The son of a Jewish business man, Matt Lucas was born in Paddington on 5 March1974, before moving to the London suburb of Stanmore. Although raised in Middlesex, Lucas says he had quite a bit in common with Daffyd, the only gay in the village. As a teenager he was a little disappointed to find nobody much cared about his sexuality. "You spend years in the closet and then you come out and everybody is cool. It's a terrible anti-climax." It wasn't the only reason he felt different as a youngster; he went bald at the tender of age of six as a result of alopecia, possibly brought on after being hit by a car as a four-year-old.
Lucas attended the prestigious Haberdashers' Aske's Boys' School in Borehamwood, Hertfordshire, at the same time as Sacha Baron Cohen (aka Ali G and Borat) and David Baddiel. His early work included cameo appearances in a wide range of iconic music videos such as Fat Les' Vindaloo and Blur's Country House where he was a psychoanalyst. He also starred in Boy George's musical Taboo wearing so much make-up we could barely spot him under layers of lipstick. However, it wasn't comedy he wanted to get into but serious drama. In fact, the first thing that he and David Walliams worked on after meeting at the National Youth Theatre in 1990 was a Shakespeare production.
However, his ambitions of becoming the next Olivier were scuppered when "at 16 I looked in the mirror and went 'Oh'". Realising that his appearance would always have him cast in comical roles, he embraced his destiny and hit the comedy circuit at age 18 playing the pompous thespian Sir Bernard Chumley.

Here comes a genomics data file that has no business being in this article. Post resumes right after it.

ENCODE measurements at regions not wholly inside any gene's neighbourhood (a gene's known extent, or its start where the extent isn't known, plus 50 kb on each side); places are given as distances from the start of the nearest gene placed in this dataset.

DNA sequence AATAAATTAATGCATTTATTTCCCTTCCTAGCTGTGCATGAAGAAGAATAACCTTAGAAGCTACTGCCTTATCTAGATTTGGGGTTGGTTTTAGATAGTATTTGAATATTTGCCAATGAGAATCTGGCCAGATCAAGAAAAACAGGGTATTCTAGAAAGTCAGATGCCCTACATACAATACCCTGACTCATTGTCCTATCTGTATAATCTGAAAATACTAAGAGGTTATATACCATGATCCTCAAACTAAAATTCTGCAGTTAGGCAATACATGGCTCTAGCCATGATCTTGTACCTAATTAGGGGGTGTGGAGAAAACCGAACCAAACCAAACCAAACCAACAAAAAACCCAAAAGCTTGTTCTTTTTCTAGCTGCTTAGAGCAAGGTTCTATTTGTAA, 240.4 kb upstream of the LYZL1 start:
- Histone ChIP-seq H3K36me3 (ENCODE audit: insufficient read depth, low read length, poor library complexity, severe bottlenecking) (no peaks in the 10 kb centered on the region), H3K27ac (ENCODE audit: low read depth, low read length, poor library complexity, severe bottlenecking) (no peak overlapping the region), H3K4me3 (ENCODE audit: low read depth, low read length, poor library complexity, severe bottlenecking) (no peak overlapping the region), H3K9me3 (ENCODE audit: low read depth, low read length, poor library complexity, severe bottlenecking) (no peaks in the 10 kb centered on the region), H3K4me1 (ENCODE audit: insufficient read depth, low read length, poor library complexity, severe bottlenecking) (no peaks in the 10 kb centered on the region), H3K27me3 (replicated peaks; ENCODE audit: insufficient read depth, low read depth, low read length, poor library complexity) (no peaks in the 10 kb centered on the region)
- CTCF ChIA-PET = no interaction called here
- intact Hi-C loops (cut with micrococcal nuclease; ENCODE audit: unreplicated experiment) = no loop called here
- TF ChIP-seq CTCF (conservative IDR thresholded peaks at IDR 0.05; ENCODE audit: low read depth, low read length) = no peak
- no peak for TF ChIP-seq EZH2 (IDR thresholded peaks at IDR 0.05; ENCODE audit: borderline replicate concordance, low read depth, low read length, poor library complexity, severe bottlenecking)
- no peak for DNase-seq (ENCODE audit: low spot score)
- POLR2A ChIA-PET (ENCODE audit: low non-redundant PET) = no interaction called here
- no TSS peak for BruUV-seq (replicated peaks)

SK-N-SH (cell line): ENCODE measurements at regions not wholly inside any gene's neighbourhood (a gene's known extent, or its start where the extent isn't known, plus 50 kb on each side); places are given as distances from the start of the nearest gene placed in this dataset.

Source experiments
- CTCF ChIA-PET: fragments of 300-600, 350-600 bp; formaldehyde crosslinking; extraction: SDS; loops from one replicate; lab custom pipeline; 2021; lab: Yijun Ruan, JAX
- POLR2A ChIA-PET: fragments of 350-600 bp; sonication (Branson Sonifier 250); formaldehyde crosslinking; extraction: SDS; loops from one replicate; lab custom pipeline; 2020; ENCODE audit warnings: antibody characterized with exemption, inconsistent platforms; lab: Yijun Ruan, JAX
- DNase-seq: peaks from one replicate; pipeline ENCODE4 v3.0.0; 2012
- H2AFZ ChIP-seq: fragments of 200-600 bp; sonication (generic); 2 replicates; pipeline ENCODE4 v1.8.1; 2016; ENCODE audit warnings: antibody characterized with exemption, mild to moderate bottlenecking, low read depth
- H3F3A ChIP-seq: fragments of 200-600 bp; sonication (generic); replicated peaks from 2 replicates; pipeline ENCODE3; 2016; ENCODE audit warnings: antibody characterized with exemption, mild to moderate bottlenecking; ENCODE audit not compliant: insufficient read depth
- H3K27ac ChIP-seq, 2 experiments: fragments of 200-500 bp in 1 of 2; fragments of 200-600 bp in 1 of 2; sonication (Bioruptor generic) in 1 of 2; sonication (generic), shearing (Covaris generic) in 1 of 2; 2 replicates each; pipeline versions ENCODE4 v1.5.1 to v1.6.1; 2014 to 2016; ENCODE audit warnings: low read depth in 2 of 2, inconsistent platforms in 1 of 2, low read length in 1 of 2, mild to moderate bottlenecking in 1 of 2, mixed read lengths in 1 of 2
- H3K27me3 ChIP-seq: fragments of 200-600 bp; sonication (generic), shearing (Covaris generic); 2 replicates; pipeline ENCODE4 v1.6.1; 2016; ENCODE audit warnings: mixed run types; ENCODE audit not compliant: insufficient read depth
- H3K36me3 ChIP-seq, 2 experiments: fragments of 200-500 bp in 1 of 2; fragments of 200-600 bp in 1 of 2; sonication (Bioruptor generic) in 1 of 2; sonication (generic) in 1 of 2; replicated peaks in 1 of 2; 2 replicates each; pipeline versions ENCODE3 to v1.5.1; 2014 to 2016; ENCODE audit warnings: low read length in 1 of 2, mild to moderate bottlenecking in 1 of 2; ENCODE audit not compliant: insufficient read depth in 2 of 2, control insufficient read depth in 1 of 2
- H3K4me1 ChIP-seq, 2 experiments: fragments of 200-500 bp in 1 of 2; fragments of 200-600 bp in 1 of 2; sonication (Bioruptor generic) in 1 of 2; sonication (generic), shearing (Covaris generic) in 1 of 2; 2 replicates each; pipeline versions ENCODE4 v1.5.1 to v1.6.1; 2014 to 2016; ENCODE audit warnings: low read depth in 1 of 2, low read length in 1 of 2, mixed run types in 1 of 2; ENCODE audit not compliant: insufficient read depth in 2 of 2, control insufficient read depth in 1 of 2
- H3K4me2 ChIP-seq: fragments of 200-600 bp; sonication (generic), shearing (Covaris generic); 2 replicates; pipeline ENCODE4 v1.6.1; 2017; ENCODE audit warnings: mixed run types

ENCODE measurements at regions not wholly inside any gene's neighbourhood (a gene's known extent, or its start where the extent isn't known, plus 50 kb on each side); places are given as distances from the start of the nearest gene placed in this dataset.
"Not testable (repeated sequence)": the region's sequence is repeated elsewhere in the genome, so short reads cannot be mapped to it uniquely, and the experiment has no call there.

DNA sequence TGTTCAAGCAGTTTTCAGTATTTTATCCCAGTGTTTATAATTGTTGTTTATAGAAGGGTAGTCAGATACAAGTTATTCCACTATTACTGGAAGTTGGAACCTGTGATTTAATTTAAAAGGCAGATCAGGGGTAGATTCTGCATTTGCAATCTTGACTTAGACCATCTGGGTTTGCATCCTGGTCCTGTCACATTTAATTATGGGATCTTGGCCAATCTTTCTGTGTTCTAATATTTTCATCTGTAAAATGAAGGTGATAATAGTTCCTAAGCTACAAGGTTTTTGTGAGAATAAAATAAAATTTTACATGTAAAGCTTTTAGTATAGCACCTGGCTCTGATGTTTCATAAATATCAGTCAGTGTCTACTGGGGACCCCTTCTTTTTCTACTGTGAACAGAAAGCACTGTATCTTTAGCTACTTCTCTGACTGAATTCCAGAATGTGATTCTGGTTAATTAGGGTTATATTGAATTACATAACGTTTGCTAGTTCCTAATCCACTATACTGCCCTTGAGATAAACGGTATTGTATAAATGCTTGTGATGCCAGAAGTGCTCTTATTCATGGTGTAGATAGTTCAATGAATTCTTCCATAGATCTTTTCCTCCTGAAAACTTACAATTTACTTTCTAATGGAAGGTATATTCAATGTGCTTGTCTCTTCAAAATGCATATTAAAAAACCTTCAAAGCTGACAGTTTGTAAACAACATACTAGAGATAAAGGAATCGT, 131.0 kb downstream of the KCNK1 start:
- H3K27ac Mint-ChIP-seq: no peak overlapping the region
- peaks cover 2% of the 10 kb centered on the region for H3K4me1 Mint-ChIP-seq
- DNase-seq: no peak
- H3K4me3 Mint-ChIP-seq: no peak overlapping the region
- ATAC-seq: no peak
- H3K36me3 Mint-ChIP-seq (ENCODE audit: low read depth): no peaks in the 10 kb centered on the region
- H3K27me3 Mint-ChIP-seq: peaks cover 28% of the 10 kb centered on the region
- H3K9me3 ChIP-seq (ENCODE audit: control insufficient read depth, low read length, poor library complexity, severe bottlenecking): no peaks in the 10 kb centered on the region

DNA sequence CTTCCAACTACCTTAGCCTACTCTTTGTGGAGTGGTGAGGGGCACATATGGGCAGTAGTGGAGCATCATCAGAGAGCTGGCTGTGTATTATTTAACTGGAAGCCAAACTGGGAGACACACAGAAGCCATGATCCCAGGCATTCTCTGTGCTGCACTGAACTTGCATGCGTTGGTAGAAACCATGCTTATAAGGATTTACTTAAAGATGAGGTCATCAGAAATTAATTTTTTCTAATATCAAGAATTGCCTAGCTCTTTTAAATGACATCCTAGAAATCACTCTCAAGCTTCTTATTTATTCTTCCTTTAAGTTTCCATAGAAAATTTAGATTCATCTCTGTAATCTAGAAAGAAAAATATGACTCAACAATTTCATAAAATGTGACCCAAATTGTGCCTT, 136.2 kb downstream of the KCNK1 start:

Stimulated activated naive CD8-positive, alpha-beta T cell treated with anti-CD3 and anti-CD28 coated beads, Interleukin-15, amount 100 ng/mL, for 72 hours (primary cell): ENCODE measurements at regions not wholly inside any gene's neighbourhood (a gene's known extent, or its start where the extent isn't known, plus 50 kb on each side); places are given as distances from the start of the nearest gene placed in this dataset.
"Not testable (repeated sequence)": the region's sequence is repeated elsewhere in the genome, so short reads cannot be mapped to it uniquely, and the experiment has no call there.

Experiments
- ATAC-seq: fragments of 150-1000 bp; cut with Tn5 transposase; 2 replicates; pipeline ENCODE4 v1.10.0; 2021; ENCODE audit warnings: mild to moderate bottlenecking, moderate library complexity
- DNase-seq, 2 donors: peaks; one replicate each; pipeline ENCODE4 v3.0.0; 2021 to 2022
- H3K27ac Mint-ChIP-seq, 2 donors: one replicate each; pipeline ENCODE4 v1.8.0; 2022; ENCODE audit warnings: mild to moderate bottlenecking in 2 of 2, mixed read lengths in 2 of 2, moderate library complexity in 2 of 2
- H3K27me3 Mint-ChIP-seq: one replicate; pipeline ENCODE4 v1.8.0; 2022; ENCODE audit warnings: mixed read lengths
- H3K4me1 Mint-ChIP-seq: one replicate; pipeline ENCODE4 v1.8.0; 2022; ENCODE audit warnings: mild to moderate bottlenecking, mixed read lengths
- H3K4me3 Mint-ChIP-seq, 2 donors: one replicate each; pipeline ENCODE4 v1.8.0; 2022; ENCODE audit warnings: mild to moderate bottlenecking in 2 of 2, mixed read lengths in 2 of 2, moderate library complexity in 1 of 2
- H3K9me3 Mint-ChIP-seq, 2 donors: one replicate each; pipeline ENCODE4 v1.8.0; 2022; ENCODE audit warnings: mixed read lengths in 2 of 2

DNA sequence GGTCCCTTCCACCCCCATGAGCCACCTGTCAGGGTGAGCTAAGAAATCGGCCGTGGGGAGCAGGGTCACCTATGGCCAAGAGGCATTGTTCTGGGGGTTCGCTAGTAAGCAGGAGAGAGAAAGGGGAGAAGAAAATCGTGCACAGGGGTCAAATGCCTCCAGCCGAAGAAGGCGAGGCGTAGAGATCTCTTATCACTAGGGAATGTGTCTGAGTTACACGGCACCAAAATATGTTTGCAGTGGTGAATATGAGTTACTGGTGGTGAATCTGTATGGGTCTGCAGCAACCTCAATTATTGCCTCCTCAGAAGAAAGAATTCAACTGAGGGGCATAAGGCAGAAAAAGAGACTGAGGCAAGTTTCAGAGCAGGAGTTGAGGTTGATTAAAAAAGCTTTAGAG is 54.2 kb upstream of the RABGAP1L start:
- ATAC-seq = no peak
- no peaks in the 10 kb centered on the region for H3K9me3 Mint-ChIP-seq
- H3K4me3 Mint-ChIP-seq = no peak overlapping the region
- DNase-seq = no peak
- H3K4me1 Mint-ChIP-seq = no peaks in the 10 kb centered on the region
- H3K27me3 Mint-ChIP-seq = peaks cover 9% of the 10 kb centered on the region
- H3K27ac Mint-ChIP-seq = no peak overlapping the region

As Sir Bernard, Matt was spotted on stage by Bob Mortimer in 1992 and wound up working on shows like the Smell of Reeves and Mortimer and Shooting Stars (where Matt's turn as "big baby" George Dawes made him a famous face at last). But his real comedy partner was always going to be David Walliams.
The seed that blossomed into the, er, flower of Vicky Pollard was planted in Matt's mind back in his student days. When he was at Bristol University he made a documentary called How Are You?, which involved him approaching random people in shopping centres and asking them how they were. One teenage boy said "I don't know" and continued to be so incredibly indecisive and contradictory that Matt never forgot it. Years later the boy became Little Britain's Vicky "yes but no" Pollard - the girl who swapped her baby for a Westlife CD.
Little Britain became so popular that it spawned a merchandising empire and had people in playgrounds and offices everywhere declaring, "I'm a lay-deeee." Its three series were hilarious, cringe-worthy and truly brilliant, establishing Matt and David as comedy legends.
Recently he's played both Tweedledum and Tweedledee in the Tim Burton version of Alice in Wonderland, lent his voice to a gnome in Elton John's Gnomeo and Juliet and teamed back up with David Walliams for Come Fly with Me - the comedy series set in a busy airport which helped fill the gaping hole left by the end of Little Britain.